From Community Cheer to Painful Pathologies

Hello. I’m Rob Hedge, and I’m a CBA Community Archaeology Bursary holder at the Worcestershire Archive & Archaeology Service. The service is based at The Hive, Worcester – a new (and very shiny!) facility that also houses the integrated city and University of Worcester libraries. Being in such a prominent building has meant a big increase in visitors to our public office, where people can drop in and find out about the information we hold on the archaeology of their area in our Historic Environment Record (HER).

The Hive, Worcester

The Hive, Worcester


Besides the staff who maintain and update the HER and carry out ‘searches’ for the public, the Service includes archaeologists who advise developers and local authorities on issues such as planning and countryside management. Our Field Section, Worcestershire Archaeology, are a commercial unit who carry out developer-funded archaeological work. All of this means that we are one of the largest local authority archaeology organisations in the UK, and that my role in helping to plan and run outreach projects is busy and varied!

Today, I’ve been sorting through the records and photographs from our #DigBromsgrove community excavation. The dig was funded by the Heritage Lottery Fund as part of a scheme to regenerate Bromsgrove town centre by unlocking the hidden heritage of the town. Throughout the course of the dig we had around 40 volunteers involved in the site work, doing everything from setting out the site grid and drawing scale plans to finds processing, filling out the context records and putting together the site ‘matrix’. We believe that it’s really important that participants in community archaeology projects don’t just ‘dig’, and that they learn about all the other skills that are crucial to being able to carry out an excavation. Many of our volunteers are members of local societies, and the skills they learn with us with benefit those groups when they undertake their own fieldwork.

Teaching Volunteers, DigBromsgrove

Teaching Volunteers, DigBromsgrove


In addition to the volunteers, we had around 500 schoolchildren coming to visit the site, for whom we constructed an archaeological sand-box complete with features and genuine archaeological artefacts for them to uncover.

Constructing an archaeological sandpit

Constructing an archaeological sandpit


We backfilled the trench and dismantled the sand-box on Monday, and are now beginning the post-excavation process. All the finds from the site are currently being cleaned, catalogued and labelled, and will then be analysed by our specialists.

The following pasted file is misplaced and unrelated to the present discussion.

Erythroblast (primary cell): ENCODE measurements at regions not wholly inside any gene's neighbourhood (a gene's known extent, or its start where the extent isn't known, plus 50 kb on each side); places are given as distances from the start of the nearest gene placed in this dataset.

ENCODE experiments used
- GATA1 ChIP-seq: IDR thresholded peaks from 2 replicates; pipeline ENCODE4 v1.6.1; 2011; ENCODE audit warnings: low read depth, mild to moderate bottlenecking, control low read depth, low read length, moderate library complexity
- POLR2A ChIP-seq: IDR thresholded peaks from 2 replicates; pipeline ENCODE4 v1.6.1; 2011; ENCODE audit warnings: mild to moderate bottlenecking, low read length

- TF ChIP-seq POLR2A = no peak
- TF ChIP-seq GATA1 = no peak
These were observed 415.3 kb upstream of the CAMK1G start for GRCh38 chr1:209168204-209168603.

The DigBromsgrove finds, awaiting processing

The DigBromsgrove finds, awaiting processing


I’ve also spent part of the day planning for an event taking place next week at the brilliant Infirmary Museum in Worcester. During a watching brief on building works as the old Worcester Royal Infirmary became the University of Worcester’s new City Campus, archaeologists from our service came across a peculiar deposit: a jumbled assortment of over 1800 fragments of human bone, with various grisly features from saw marks to embedded iron pegs, as well as a whole range of painful-looking pathologies! Were these the victims of some maniacal serial killer?

Femur showing lytic lesion caused by cyst, and saw 'kerf'

Femur showing lytic lesion caused by cyst, and saw ‘kerf’


In fact, Ossafreelance‘s brilliant analysis revealed a much more intriguing source – the bones turned out to be medical waste from 18th and 19th century, including items from amputations, dissections and teaching collections – some still with traces of the fixings that would have held the skeletons together! This gory assemblage is the largest discovered within a post-medieval provincial infirmary, and is a fascinating insight into historic surgical practices.

So, I’ve spent a lot of time today looking through some pretty grisly pictures, and feeling rather lucky to live in the 21st century.

If you’re around in Worcester on Wednesday 31st, come along to Infirmary Unearthed and find out more!

If you’d like to find out more about what I’m up to, I’m on Twitter: @robhedge. You can also follow community archaeology projects supported by our service via @worcsdigs, and updates on events run by us through @explorethepast.

2 thoughts on “From Community Cheer to Painful Pathologies

  1. Mortimer Wheeler says:

    I’m not much of a one for reading, I much prefer flint – can you re-format this blogpost from debitage so I can read it please?

  2. Rob Hedge says:

    Certainly, Sir Mortimer! On one condition: that you admit that your extrapolation of the layout of the entrance to the oppidum at King Harry Lane, St Albans was flawed. We dug some holes and it wasn’t like you said it’d be! Yours,


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